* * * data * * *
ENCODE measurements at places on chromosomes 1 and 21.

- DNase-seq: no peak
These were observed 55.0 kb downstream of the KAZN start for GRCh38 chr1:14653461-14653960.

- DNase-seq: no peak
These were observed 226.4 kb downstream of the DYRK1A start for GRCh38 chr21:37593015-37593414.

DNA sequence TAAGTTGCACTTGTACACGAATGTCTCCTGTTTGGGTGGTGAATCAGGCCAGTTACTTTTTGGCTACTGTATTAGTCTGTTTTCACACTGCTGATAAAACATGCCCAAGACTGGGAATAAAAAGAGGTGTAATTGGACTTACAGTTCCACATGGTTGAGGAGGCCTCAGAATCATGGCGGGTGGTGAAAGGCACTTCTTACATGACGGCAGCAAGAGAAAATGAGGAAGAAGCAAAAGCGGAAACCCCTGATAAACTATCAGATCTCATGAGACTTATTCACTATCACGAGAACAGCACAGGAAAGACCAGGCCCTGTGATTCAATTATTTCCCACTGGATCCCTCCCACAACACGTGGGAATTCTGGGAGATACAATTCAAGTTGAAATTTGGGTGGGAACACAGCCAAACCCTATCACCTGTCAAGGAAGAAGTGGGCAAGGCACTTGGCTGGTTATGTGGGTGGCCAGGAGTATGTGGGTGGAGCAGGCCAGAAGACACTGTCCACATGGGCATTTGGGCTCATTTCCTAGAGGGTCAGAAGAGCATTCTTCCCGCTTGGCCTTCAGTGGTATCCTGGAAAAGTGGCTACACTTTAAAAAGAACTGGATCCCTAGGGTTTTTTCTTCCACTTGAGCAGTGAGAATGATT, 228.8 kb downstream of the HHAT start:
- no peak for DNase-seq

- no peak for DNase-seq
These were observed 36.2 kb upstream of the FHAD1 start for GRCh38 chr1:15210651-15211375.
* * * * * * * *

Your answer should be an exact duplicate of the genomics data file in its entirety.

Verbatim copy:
ENCODE measurements at places on chromosomes 1 and 21.

- DNase-seq: no peak
These were observed 55.0 kb downstream of the KAZN start for GRCh38 chr1:14653461-14653960.

- DNase-seq: no peak
These were observed 226.4 kb downstream of the DYRK1A start for GRCh38 chr21:37593015-37593414.

DNA sequence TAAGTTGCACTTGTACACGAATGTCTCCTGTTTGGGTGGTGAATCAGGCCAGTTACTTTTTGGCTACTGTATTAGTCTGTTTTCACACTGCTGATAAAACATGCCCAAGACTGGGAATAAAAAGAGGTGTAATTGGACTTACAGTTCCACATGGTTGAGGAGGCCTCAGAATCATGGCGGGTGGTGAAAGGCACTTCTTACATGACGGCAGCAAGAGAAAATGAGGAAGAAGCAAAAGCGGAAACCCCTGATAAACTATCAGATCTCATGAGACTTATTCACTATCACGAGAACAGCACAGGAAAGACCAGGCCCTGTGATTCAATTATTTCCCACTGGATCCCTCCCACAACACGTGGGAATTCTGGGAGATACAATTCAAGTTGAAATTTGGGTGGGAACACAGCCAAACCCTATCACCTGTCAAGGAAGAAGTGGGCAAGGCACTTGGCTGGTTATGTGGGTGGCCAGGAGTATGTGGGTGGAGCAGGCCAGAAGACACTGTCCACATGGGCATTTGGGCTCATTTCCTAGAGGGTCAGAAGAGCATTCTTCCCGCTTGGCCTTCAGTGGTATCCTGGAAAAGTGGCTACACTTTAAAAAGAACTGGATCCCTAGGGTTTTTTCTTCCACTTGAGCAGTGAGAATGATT, 228.8 kb downstream of the HHAT start:
- no peak for DNase-seq

- no peak for DNase-seq
These were observed 36.2 kb upstream of the FHAD1 start for GRCh38 chr1:15210651-15211375.